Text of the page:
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  1.  23
    Teaching African Philosophy in African Institutions of Higher Learning: The Implications for African Renaissance.Simphiwe Sesanti - 2015 - South African Journal of Philosophy 34 (3):346-357.
  2.  6
    Studying and Teaching Ethnic African Languages for Pan-African Consciousness, Pan-Africanism and the African Renaissance: A Decolonising Task.Simphiwe Sesanti - 2021 - Filosofia Theoretica: Journal of African Philosophy, Culture and Religions 10 (1):145-164.
    In order to conquer and subjugate Africans, at the 1884 Berlin Conference, European countries dismembered Africa by carving her up into pieces and sharing her among themselves. European colonialists also antagonised Africans by setting up one ethnic African community against the other, thus promoting ethnic consciousness to undermine Pan-African consciousness. European powers also imposed their own “ethnic” languages, making them not only “official”, but also “international”. Consequently, as the Kenyan philosopher, Ngũgῖ wa Thiong’o, persuasively argues, through their ethnic languages, European (...)
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  3.  11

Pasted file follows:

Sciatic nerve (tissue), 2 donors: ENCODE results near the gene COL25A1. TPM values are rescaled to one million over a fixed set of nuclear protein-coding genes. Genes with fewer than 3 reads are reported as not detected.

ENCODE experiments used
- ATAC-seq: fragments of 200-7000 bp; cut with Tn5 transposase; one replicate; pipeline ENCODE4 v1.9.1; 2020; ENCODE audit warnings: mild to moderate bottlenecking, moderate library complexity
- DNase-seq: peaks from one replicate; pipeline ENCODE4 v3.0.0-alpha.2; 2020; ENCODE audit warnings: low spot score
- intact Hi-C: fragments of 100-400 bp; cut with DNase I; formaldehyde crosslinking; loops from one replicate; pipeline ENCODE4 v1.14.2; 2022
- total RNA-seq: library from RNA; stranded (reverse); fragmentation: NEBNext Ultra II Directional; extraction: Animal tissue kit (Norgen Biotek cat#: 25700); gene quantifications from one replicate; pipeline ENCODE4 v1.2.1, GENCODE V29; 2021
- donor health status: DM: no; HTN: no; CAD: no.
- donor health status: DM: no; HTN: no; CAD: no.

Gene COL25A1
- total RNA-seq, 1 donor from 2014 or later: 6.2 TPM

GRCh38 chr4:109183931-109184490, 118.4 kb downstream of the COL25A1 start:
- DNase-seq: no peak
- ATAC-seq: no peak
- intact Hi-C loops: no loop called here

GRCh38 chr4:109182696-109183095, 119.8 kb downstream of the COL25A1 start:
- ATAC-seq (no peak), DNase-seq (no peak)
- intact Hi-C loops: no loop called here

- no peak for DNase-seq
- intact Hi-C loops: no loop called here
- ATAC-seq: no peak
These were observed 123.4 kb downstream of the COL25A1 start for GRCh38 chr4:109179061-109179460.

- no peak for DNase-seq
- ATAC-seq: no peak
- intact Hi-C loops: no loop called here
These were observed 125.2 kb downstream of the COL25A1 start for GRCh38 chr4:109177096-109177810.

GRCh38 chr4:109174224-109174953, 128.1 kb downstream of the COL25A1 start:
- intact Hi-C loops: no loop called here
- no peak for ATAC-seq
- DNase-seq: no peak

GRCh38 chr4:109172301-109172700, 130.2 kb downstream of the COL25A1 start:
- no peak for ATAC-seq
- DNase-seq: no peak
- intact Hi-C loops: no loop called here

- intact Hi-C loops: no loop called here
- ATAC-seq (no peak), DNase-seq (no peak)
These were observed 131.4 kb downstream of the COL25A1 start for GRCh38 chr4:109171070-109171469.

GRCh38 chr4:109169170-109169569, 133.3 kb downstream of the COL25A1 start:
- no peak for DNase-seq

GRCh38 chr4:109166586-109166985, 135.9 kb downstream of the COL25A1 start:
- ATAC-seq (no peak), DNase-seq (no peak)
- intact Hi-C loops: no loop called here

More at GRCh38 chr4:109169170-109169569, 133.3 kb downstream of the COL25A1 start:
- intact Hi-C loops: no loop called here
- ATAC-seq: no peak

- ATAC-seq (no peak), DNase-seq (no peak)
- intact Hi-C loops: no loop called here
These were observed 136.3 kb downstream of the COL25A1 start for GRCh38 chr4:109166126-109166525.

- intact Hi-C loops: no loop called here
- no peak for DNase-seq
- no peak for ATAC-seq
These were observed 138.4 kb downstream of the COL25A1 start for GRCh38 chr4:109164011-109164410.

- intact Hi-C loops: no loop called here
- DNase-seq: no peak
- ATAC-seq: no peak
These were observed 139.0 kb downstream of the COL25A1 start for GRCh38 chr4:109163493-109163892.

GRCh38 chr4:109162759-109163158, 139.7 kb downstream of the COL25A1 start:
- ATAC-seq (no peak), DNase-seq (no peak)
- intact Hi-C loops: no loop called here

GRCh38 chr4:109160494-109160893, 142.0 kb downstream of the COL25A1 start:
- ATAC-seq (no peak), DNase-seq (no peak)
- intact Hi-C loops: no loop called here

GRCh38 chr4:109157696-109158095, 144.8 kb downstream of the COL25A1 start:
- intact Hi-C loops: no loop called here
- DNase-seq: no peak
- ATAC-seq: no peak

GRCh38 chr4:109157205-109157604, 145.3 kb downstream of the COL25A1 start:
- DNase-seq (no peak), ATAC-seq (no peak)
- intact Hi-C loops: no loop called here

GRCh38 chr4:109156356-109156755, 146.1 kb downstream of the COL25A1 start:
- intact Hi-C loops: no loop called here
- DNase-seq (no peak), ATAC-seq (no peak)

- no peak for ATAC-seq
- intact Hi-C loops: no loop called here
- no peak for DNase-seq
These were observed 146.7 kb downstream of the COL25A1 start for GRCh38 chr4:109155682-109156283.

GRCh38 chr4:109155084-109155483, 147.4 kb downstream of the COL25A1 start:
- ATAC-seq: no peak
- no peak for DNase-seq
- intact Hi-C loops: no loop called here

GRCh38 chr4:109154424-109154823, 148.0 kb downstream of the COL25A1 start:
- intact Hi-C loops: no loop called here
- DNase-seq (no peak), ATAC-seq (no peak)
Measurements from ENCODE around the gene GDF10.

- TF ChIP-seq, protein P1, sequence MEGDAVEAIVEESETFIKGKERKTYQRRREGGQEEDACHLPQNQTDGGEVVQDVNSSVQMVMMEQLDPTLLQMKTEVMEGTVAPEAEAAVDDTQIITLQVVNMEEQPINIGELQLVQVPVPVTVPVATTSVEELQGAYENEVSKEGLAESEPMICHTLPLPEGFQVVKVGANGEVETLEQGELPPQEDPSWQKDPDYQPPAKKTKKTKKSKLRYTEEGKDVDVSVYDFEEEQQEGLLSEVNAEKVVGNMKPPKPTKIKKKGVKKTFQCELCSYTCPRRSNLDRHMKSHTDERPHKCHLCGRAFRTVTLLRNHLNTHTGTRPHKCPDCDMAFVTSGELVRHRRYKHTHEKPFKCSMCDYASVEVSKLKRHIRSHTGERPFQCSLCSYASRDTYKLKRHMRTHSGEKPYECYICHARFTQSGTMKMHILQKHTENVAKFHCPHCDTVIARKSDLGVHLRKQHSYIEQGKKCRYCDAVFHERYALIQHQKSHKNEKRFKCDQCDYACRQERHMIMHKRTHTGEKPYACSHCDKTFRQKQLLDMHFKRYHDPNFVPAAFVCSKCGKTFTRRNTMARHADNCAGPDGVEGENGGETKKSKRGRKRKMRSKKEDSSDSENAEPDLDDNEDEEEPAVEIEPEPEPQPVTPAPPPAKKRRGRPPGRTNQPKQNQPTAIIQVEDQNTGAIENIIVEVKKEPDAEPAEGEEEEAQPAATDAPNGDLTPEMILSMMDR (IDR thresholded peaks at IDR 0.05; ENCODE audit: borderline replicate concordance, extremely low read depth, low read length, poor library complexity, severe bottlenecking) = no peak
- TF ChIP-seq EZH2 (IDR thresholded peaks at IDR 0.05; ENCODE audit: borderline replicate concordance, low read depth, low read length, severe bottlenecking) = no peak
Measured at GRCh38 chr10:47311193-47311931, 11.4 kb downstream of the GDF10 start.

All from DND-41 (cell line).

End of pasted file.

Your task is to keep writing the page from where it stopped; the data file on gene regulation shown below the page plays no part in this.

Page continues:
Thabo Mbeki’s ‘AIDS Denialism’.Simphiwe Sesanti - 2018 - Theoria 65 (156):27-51.
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  4.  6
    The African Renaissance as a Reversal of Conquest Expressed in Naming: An Afrocentric Engagement.Simphiwe Sesanti - 2018 - South African Journal of Philosophy 37 (4):502-514.
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  5.  1
    Pan-African Linguistic and Cultural Unity.Simphiwe Sesanti - 2017 - Theoria 64 (153):10-21.
    Contrary to the view that Africa is populated by many ethnic groups whose cultures and languages have no relation to one another, scientific research, as opposed to impressionistic arguments, points to the fact that African languages are connected, and by extension, demonstrate African cultural connectivity and unity. By making reference to both African and European scholars, this article demonstrates pan-African linguistic and cultural unity, and echoes pan-Africanist scholars’ call for African linguistic and cultural unity as a basis for pan-Africanism and (...)
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